Wednesday, April 25, 2007

Council's Confused Vote!---And they say the plebiscite question wasn't confusing

At the council meeting of April 10, 2007, Oshawa City Council voted on the motion "That the 2007 Partnership Grant request from VOTES of $25,000 as outlined in Report ABCS-07-95 be denied as it does not meet all the criteria established within the Partnership Grant Policy."

The motion was "LOST" meaning that the Partnership Grant should be provided to VOTES.

Supporting the motion (voting YES) were Councillors Kolodzie, Lutczyk, Marimpietri, Pidwerbecki and Mayor Gray...These councillors voted to deny funding!

Against the motion (voting NO) were Councillors Cullen, Henry, Neal, Nicholson, Parkes and Sholdra...These councillors voted to provide funding!

Confusing isn't it!

This was the same kind of question confronting voters on the plebiscite, a question that some council members have said was so easy to understand that no one could be confused by it. Guess they were wrong. Four councillors got confused and voted the wrong way---at least they voted opposite to the usual way they have been voting on the ward/general vote issue in the past.

Hey...that's 36.4% of the "expert voters" of council that got confused. Is it possible that at least that percentage of "inexperienced" plebiscite voters got confused and voted contrary to their wishes?

On this "easy to understand motion" that "couldn't confuse anyone"---as Councillor Kolodzie and Pidwerbecki have exclaimed numerous times in council when the issue of the plebiscite question being confusing was brought up, they would exclaim, "Are you calling the people stupid?"

On the confusing question council voted on above, they would have had to vote "YES" to deny VOTES the funding and "NO" to deny it. This is similar to voters who had to vote "NO" to keep ward voting and "YES" to reject it. In both cases the answer upon close examination and analysis was opposite to the expected.

So Councillors Henry, Sholdra, and Parkes who have voted on council not to provide a city hall produced brochure with background information on the ward/general vote issue have now supported providing funds to VOTES so that a brochure could be produced and distributed by VOTES independent of city hall input. Hardly likely! Go figure!

Surely they couldn't have been confused by a question similar to the plebiscite question could they? After all they are experienced voters doing so dozens of times a night. The simple plebescite voter only gets to cast a vote a few dozen times in a lifetime! So I understand citizen voters could get confused...but those smart guys on council...never!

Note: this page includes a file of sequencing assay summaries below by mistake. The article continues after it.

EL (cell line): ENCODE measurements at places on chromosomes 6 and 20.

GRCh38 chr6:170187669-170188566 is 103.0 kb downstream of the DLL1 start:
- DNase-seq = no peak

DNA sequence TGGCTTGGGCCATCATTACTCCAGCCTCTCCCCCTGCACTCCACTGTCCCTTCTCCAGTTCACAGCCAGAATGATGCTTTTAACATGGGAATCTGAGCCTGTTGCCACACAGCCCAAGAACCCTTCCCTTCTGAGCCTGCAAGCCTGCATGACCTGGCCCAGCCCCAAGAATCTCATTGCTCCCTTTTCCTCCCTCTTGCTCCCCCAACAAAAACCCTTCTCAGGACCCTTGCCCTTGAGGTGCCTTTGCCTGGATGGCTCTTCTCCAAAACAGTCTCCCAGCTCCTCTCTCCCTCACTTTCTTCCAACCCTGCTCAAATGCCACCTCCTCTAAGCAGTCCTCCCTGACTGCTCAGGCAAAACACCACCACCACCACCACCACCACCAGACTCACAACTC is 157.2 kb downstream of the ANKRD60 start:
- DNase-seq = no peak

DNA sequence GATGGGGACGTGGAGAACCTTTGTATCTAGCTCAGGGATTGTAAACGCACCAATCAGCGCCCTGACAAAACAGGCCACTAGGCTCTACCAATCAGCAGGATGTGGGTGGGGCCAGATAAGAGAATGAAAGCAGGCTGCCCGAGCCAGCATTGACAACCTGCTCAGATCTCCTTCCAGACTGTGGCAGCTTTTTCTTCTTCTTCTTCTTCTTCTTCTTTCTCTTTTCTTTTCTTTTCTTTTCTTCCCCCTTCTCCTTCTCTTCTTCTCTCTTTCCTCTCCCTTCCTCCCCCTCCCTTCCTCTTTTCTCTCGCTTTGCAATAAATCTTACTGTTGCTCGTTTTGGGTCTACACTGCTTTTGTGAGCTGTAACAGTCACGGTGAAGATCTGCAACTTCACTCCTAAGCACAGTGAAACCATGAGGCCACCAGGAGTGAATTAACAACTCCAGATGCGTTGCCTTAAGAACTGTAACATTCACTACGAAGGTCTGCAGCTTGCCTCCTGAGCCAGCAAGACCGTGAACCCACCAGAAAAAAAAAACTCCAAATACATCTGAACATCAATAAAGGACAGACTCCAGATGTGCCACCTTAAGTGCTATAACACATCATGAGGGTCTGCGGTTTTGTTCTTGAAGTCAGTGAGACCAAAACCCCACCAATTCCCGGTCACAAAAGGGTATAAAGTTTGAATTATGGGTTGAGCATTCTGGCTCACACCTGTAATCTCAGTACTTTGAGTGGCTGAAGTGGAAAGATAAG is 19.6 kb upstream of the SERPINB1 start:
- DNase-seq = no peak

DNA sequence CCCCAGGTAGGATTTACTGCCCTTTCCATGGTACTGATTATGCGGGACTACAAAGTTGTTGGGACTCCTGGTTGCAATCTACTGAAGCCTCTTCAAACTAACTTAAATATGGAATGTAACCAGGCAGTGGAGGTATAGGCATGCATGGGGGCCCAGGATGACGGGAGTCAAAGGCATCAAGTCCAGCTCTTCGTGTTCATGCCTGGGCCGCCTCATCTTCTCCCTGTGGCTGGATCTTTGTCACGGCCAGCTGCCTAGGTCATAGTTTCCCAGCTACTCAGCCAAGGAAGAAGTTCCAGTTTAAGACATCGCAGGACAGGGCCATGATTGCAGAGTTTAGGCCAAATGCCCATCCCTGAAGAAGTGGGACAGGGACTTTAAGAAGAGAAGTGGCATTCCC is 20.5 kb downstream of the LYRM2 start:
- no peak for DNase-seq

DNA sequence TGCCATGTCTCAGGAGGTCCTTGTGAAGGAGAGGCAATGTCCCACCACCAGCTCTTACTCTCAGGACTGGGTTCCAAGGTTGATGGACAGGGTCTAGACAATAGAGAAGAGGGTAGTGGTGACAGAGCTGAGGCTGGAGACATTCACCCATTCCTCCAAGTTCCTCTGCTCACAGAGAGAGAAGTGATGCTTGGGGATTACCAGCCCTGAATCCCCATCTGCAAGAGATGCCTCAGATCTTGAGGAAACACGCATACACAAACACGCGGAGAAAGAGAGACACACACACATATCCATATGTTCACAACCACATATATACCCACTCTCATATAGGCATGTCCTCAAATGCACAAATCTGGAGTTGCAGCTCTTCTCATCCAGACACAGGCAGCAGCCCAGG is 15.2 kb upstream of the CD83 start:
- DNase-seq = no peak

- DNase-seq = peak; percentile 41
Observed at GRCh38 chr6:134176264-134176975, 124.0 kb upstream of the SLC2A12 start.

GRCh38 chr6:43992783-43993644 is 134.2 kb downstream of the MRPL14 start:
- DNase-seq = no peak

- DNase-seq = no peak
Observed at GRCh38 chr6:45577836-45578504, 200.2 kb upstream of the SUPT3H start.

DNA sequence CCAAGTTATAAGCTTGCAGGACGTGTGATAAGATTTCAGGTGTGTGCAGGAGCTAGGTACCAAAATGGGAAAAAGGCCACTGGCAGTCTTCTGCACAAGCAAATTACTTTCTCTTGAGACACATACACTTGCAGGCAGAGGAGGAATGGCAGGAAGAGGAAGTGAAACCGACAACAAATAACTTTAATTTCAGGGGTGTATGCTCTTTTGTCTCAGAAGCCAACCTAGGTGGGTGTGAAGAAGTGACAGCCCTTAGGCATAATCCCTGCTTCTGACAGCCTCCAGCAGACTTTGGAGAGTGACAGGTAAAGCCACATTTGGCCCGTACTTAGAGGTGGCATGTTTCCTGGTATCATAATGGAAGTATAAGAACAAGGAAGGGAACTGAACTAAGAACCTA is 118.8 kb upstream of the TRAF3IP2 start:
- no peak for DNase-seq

Councillor Lutczyk, whom I observe to be one of the more astute, reasoned, thoughtful and intelligent councillors, also got confused as he has supported ward voting on every single question coming before council. But this time he voted contrary to his past record.

If councillors got confused, I'm sure that many citizens who do not have English as their first language also got confused. After all, councillors whose first language is English have shown that a convoluted question is confusing to them.

Maybe those councillors who got confused on the convoluted "plebiscite-like" question will now be called "stupid" by Councillors Pidwerbecki and Kolodzie who liked to use the term to deride fellow councillors who argued the plebiscite question was complicated, convoluted and difficult by exclaiming, "Are you calling the people stupid?"

Of course, that is the way council designed the question to get the plebiscite answer they wanted.

In Oshawa, democracy means Council starts out with an objective...and then designs a strategy to manipulate the public to "trick" them into voting to show "apparent" support for the outcome council wants.

In the case of voting on partnership funding for VOTES, Council got caught in its own petard.

Council, when they realized they made an error and because they make the rules, referred the whole issue back to the committee to give it a second look in preparation for a second vote at council. Now the general vote leaders will have all of the councillors "practice", "discuss", and "debate" their votes to make sure they get it right the next time.

Too bad they are not considering the same "second chance" for all of Oshawa's voters who got confused by the same kind of question that confused the seasoned voters of city council.

Without a vibrant Oshawa press though, council can hide behind this hypocrisy unbeknownst to the general public.

You will never see this "IMPORTANT" story covered in depth and with the attention it deserves in the local media. City Hall's $120,000 advertising budget provided by your tax dollars to Oshawa's weekly newspaper is just "too rich" to jeopardize.

It appears that these advertising dollars control the news we get and are an important ally in allowing city council to carry out its self-serving electoral reforms.

And you thought that press control only happened in places with authoritarian and despotic governments--Hey maybe that's Oshawa!

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